The ball after Williamson’s milestone, Ross Taylor brought one up for himself with a fifty from 111 balls. That made it just the second time New Zealand’s top four had all scored 50-plus in a Test innings; Brendon McCullum’s dismissal for 42 – made from 38 balls – meant they just failed to match the previous occasion, in Lahore in 1965, when the top five all managed at least a half-century. New Zealand’s total was boosted as extras also clocked up a half-century.

On a cloudy morning when the floodlights were needed the new ball was vital if England were to get themselves back into the match. James Anderson was a little short but Stuart Broad, from the Nursery End, produced a very impressive spell and it was he who broke through when Taylor gloved a short ball down the leg side which was brilliantly held, full length to his left, by Jos Buttler, ending a stand of 189.

McCullum entered with a dominant position to build on and drove his first ball through the covers. He is currently a remarkable batsman to watch and was soon using his feet to advance at the new-ball bowlers. On one of those occasions, against Broad, he got himself into a tangle and almost fended a catch into the cordon but in Broad’s next over produced a thunderous back-foot drive.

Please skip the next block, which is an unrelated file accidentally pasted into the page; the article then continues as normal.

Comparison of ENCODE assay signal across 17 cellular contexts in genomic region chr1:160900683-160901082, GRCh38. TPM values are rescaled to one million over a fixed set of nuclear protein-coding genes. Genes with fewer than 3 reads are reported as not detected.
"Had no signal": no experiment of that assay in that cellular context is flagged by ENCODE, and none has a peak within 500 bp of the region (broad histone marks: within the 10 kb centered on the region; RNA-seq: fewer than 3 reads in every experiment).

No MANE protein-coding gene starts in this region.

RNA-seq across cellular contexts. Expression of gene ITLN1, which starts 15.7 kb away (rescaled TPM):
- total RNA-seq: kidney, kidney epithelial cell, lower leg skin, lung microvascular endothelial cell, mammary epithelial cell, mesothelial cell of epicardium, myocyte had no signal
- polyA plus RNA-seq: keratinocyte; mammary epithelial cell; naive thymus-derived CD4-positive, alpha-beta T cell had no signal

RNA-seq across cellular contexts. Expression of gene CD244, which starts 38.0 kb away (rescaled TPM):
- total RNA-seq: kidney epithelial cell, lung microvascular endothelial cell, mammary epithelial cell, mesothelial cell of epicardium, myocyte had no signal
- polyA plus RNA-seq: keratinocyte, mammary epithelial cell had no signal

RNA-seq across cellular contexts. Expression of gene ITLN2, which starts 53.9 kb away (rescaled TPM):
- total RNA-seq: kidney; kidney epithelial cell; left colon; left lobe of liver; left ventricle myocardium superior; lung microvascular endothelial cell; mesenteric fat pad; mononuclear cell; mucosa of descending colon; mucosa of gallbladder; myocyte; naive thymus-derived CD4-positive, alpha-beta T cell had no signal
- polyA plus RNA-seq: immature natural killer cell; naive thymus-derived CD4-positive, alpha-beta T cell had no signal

He brought the scores level with back-to-back boundaries off Wood – including an edge through the vacant third slip – and also deposited Ben Stokes into the Grand Stand. He could have quickly accelerated the lead away but, showing no inclination to reign himself in, scythed a cross-batted hoick to third man where Joe Root judged the catch well. Wood’s foot was behind the line this time. He was off the mark.

Williamson added just 20 to his score in the morning session while New Zealand flayed 104 in 23 overs. It was much more of a battle for him compared to the previous day. Overnight he was 92 off 141 balls but by the time he bat-padded to leg slip he had added 40 off 121 on the third day, which included a life on 120 when Bell spilled his second catch of the innings off the luckless Stokes, whose figures of none for 105 did not reflect his efforts. There was also a tight lbw review against Wood the ball after McCullum’s dismissal and two edges which landed short of Cook at first slip.

Corey Anderson fell to another superb leg-side catch by Buttler, this time diving to his right, to give Wood a second wicket as the Durham quick produced an impressive spell of 12-2-22-2 from the Pavilion End either side of the extended lunch break. He almost claimed Williamson with one of the edges short of slip and thought he had Watling caught behind for a duck only for the DRS to show it had clipped the back arm.

Watling, batting with the knee injury which he suffered on the opening morning, took 13 balls to get off the mark but then collected a string of boundaries off Stokes – his first five – through a combination of outside edge, top edge and some more authentic strokes.

Anderson, who needed three wickets at the start of the innings to reach 400, picked up his first in his 28th over when Southee pulled to mid-on. He thought he had No. 399 when Watling fended a sharp short delivery to gully, where Root dived forward to claim the catch, but it was overturned on TV evidence even though the on-field umpires thought it was out.